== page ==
Stock Market Week: Old Mutual completes South African quartet

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The Independent Online
WHEN OLD MUTUAL launches its pounds 4bn flotation today, the South African life insurer enters a select stock market grouping that does not officially exist: "The South African Four".

With the mining groups Billiton and Anglo-American, and South African Breweries already in the FTSE 100, the listing of the former mutual insurer, set to enter the blue-chip index in September, will add weight to the South African presence in the London market.

According to a recent note by the Salomon Smith Barney UK strategists Robert Buckland and Jonathan Stubbs, the South African Four will account for some 1.7 per cent of the London market. This is more than "proper" sectors such as property, tobacco and chemicals and almost as much as pubs and breweries.

These figures are even bigger if you include Liberty International, another insurerpart-owned by a South African parent.

Opening up the London bourse to emerging market companies is undoubtedly positive as it gives investors the chance to share in the enormous growth potential of those economies, and makes the City less of an old-school tie club. However, foreign firms can hide some nasty pitfalls, and investors - especially retail punters - should take extra care when venturing into little-known lands. In the case of the South African Four, the health warning comes in two shapes.

First, the four London-listed firms are also quoted on the Johannesburg stock exchange where they make up over 20 per cent of the index. This dominance means that the performance of the stocks is strongly correlated to the movements of a volatile bourse. Emerging equity markets tend to underperform more established exchanges in times of crisis and Johannesburg is no exception. During last year's global market malaise, for example, the index almost halved and fell to a five-year low.

The presence of a large proportion of South African investors can also reduce the supply of shares, making it difficult for tracker funds to achieve their weightings.

The second problem is to do with the economy. The vast majority of the earnings of the South African contingent comes from the home market and when you buy these shares you are effectively taking a punt on the local economy.

At present, South Africa is in rather bad shape with a recession-stricken economy, volatile interest rates and a depreciating currency. Although many experts believe that recovery is in sight, a cautious approach to South Africa-exposed stocks would not go amiss.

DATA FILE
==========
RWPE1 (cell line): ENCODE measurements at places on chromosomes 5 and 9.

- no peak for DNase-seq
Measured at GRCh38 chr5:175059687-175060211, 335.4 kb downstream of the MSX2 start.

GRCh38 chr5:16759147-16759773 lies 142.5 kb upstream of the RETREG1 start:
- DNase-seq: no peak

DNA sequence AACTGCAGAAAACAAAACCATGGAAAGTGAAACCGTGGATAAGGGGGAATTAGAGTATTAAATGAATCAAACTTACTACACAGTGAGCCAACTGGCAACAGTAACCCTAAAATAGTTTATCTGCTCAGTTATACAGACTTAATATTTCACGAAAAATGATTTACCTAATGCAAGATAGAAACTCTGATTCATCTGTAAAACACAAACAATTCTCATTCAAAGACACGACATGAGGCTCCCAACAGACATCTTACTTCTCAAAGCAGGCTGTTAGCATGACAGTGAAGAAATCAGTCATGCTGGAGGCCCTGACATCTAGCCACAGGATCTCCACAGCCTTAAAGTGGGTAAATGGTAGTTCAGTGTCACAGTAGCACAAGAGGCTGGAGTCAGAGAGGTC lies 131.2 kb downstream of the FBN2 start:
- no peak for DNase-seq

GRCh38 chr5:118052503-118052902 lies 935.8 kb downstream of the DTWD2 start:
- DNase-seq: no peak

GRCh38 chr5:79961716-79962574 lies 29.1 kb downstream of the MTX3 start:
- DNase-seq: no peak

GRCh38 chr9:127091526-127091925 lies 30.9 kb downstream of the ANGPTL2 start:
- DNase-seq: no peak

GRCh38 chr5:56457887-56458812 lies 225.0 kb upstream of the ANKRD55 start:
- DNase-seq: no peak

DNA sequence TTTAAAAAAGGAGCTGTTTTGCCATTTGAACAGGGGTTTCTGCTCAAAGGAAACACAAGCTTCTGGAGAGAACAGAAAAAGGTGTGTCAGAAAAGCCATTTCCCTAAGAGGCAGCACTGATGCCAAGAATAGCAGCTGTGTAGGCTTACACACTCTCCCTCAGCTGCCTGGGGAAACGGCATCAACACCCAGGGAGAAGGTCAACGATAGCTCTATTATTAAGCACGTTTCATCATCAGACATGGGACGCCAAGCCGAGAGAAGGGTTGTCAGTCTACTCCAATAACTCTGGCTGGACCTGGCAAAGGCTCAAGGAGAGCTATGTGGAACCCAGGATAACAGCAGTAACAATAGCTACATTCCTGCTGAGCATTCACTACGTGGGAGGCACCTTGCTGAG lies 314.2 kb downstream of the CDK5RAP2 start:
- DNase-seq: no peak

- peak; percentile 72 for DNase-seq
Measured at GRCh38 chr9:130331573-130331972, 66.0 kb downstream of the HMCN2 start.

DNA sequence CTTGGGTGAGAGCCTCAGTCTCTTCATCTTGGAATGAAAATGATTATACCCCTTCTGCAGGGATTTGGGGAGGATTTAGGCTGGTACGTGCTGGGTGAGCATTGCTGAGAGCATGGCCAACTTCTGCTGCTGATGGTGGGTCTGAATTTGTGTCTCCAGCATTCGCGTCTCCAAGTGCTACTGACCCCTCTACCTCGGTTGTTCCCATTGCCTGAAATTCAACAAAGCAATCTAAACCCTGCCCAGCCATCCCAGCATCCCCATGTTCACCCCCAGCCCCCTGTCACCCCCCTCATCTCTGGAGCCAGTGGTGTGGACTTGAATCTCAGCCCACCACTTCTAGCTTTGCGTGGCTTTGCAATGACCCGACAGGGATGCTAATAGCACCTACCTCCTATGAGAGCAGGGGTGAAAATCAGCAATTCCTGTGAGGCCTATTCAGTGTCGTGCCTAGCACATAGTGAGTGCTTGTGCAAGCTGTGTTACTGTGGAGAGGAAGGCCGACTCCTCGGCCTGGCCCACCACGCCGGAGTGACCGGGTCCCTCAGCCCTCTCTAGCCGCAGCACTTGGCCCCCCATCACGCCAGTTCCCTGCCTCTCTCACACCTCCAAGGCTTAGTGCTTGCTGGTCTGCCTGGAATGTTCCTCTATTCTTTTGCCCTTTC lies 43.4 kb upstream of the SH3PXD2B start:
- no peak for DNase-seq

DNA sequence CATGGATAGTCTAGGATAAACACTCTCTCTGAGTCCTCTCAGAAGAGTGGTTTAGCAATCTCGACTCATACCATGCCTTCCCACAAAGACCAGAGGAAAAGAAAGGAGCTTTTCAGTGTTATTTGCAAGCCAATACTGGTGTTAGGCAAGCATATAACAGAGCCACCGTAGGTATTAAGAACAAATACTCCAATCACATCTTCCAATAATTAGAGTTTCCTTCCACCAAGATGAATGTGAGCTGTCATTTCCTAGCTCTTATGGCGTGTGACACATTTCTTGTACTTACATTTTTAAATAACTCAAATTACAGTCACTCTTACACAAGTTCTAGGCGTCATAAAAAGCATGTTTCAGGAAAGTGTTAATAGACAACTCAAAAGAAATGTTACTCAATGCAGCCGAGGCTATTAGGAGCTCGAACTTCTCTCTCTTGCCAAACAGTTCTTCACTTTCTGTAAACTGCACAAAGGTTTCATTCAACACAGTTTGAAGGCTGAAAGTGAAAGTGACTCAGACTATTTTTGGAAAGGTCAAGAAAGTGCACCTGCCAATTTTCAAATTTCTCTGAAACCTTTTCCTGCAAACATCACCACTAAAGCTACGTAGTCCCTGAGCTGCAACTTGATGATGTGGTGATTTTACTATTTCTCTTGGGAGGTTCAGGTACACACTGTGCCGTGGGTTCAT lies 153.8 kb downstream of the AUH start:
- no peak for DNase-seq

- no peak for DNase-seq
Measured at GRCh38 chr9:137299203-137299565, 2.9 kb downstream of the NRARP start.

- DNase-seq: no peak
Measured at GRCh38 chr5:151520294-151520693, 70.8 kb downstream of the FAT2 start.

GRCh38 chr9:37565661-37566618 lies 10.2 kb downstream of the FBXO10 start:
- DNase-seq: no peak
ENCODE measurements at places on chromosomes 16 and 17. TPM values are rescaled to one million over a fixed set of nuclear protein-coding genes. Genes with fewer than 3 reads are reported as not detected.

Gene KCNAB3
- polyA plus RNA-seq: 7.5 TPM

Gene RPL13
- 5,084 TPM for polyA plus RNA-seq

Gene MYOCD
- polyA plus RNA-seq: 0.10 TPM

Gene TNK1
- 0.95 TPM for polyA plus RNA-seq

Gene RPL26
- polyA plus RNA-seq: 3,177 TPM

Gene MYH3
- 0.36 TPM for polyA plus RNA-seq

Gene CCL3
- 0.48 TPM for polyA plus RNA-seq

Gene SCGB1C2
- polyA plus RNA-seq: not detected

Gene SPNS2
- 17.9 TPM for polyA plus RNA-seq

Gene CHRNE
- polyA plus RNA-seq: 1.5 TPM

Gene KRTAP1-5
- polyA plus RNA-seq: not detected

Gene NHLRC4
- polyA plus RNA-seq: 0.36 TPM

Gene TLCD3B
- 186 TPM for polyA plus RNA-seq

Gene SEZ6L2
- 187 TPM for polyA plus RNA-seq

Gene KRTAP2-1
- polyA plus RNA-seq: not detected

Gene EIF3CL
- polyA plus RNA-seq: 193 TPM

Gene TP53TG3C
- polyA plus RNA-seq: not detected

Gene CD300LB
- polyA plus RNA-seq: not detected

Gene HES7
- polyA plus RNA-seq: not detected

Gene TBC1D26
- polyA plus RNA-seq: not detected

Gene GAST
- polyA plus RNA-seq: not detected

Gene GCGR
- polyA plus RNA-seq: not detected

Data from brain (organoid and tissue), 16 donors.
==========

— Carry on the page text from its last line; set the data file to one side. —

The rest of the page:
More domestically minded punters can focus on Kingston Communications this week.

Conditional dealings in the Hull-based telecom operator start today and investors are expected to give it a warm welcome. Analysts like the growth prospects of its Torch high-speed phone network and the steady stream of earnings of its fixed-line service.

This enthusiasm should push the final price towards the top of the 175p- 225p range, valuing Kingston at up to pounds 780m.

Freeserve, Dixons' Internet service provider, will send out its prospectus this week.

The document should shed some light on the mystery surrounding the company's valuation. Finger-in-the-air estimates range from pounds 500m to pounds 2bn and the market is hoping that Freeserve's huge band of advisers will come up with a more precise number.

This flotation excitement will make up for a very thin results schedule. Tomkins, the buns-to-guns conglomerate, will be guns-to-buns no more. The numbers will be overshadowed by embattled chairman Greg Hutchings' plans to do to revert Tomkins' legendary underperformance.

The group is expected to confirm long-awaited plans to demerge its bakery division Rank Hovis McDougall, which accounts for a third of profits.

Despite a pounds 350m-plus share buyback, the stock has trailed the market by around 24 per cent since late 1998. Mr Hutchings wants to spend its cash pile on acquisitions but has not yet found a suitable candidate and another share buyback is also likely.

Analysts are shooting for a minor drop in today's annual profits to pounds 493m from pounds 500m last time round. The dividend should increase by 1p to 14.7p. Tomkins' Smith & Wesson guns and Hovis bread divisions have held firm and should offset a poor performance by the US mowing equipment and bicycle business.

The Tomkins' upper echelons will also be seeking to lay to rest recent talks of a rift between Mr Hutchings and other board members.The remainder of the week will be taken up by a series of high-profile trading statements.

On the negative side, Marks & Spencer is expected to unveil an awful set of figures at its shareholder meeting on Thursday. Comparable sales in the past three months will be sharply down and some super bears are even talking of another profit warning.

Safeway's first quarter trading statement, expected tomorrow, will also be closely watched to take the pulse of the food retail sector.

On a happier note, the drinks giant Diageo should air a bullish assessment of current trading as the recovery in Asia and improving economic climate encourage consumers to feast on Guinness and other Diageo brands.